“We now face numerous bills to either expand voting access or constrict it. Our criteria for supporting or opposing legislation, whether it pertains to voting, education or health care, is centered on improving the lives of Black people and protecting their civil and human rights.

“We are encouraged by the numerous bills which seek to expand voting access, like House Bill 113, which was introduced by GLBC member State Representative Kimberly  Alexander (D-Hiram). If passed and enacted, it would allow eligible voters to register and vote on the same day. HB 113 can increase voter turnout, especially for low income and communities of color, remedy inaccurate voter rolls and reduce the need for provisional balloting. For these reasons, we strongly support HB 113.

“We have also seen numerous bills claiming to add greater security and protections to our elections. These measures, in our opinion, are not based on any objective, data driven, evidence-based assessment of the issue but solely with the intention to undermine Black voters and other communities of concern.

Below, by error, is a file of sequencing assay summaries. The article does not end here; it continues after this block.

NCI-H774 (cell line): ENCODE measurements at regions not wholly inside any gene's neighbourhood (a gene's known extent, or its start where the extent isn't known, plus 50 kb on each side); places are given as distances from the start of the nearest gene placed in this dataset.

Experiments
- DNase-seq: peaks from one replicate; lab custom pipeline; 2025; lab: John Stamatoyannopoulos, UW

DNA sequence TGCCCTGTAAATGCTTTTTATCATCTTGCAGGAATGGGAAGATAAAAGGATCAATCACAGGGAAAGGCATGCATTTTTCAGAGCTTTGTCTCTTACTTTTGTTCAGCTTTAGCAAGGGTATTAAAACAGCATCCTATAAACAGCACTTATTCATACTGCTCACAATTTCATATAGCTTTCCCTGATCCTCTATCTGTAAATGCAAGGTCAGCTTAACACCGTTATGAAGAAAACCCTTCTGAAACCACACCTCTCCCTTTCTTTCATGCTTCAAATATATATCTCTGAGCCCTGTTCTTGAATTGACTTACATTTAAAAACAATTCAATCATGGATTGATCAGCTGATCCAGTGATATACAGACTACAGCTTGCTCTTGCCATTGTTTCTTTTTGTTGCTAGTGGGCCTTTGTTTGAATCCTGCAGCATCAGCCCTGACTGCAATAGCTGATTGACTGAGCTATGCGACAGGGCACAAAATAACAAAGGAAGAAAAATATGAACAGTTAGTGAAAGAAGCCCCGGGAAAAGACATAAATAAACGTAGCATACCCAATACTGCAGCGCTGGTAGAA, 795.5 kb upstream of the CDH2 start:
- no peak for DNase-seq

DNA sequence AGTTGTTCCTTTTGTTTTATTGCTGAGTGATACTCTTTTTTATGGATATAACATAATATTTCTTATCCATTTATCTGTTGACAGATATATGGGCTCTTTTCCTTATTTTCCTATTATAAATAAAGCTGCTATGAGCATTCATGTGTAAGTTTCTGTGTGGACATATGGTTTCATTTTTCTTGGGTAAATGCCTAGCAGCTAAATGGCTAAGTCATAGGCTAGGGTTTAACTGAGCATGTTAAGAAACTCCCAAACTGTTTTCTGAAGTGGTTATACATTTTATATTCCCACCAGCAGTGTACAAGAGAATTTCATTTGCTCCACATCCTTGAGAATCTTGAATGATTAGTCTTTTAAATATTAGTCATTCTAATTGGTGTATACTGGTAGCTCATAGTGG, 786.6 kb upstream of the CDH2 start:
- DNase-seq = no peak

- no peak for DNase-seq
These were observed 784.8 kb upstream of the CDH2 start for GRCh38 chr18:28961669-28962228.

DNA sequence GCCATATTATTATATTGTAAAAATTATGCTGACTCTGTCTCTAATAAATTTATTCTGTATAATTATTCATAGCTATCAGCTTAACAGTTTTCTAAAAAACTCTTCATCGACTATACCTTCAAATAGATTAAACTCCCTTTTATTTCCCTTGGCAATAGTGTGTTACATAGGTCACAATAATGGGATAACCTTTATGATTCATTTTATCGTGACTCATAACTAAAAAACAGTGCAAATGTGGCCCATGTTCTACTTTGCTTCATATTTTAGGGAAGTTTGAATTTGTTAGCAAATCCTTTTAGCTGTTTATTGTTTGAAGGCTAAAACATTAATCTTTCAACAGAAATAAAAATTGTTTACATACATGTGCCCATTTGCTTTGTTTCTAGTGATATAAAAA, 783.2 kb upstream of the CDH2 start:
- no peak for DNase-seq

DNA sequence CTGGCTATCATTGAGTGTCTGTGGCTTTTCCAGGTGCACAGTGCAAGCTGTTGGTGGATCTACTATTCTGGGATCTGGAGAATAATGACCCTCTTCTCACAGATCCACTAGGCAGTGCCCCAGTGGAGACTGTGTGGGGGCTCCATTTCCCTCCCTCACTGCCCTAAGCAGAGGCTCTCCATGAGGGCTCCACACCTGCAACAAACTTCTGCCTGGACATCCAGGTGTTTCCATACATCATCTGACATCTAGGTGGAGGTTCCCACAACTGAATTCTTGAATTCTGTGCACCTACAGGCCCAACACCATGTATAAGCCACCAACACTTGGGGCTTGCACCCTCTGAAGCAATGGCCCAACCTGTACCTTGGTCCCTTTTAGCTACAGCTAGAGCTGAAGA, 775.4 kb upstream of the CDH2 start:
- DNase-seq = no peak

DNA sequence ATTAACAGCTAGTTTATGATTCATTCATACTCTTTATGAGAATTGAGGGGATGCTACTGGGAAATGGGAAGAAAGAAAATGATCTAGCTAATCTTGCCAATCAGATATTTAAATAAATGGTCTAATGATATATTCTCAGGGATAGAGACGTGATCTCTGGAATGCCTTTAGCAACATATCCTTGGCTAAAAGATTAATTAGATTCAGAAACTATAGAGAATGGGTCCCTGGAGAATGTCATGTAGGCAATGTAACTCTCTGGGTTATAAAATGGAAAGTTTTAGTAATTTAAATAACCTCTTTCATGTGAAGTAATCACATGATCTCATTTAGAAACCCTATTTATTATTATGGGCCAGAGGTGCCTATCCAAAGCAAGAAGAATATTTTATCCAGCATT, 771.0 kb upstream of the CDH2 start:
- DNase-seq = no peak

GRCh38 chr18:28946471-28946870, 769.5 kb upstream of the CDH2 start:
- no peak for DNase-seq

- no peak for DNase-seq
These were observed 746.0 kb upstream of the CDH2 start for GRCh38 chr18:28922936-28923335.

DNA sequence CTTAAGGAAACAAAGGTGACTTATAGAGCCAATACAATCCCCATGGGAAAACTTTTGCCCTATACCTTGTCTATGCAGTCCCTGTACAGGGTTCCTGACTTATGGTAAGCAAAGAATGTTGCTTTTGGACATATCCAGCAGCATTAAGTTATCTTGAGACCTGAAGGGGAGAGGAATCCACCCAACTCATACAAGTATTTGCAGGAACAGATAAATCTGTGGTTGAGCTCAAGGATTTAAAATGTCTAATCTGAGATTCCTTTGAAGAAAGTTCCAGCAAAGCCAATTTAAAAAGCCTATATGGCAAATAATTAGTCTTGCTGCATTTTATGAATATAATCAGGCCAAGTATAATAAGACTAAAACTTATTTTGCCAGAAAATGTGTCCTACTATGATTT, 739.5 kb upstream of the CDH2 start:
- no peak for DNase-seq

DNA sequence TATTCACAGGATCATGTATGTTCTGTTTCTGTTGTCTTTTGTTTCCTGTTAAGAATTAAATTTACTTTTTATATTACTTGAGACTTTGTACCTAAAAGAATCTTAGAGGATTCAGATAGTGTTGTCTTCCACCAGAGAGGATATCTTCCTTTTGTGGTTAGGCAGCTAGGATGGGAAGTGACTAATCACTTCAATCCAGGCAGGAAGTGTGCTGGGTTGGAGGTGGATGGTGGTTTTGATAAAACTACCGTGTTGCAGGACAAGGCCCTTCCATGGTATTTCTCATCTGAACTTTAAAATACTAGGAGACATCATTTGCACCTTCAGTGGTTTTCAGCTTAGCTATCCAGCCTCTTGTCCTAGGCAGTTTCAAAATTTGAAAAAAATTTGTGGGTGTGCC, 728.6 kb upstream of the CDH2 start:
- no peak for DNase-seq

“To date, there has been no substantive information provided to warrant such drastic action nor have we received any indication as to what implementation will cost our counties. We do not even have clarity if these measures pass state and federal constitutional muster. As a committee, we are in agreement that these bills are a blatant attempt to ensure that the 2020 election cycle was an aberration and not a reflection of our political future – future where Black voters will be prominent and relevant.

“Moving forward, we intend to aggressively oppose legislation that undermines Black voter participation, while being equally aggressive in our support of measures that advance the democratization of our elections.”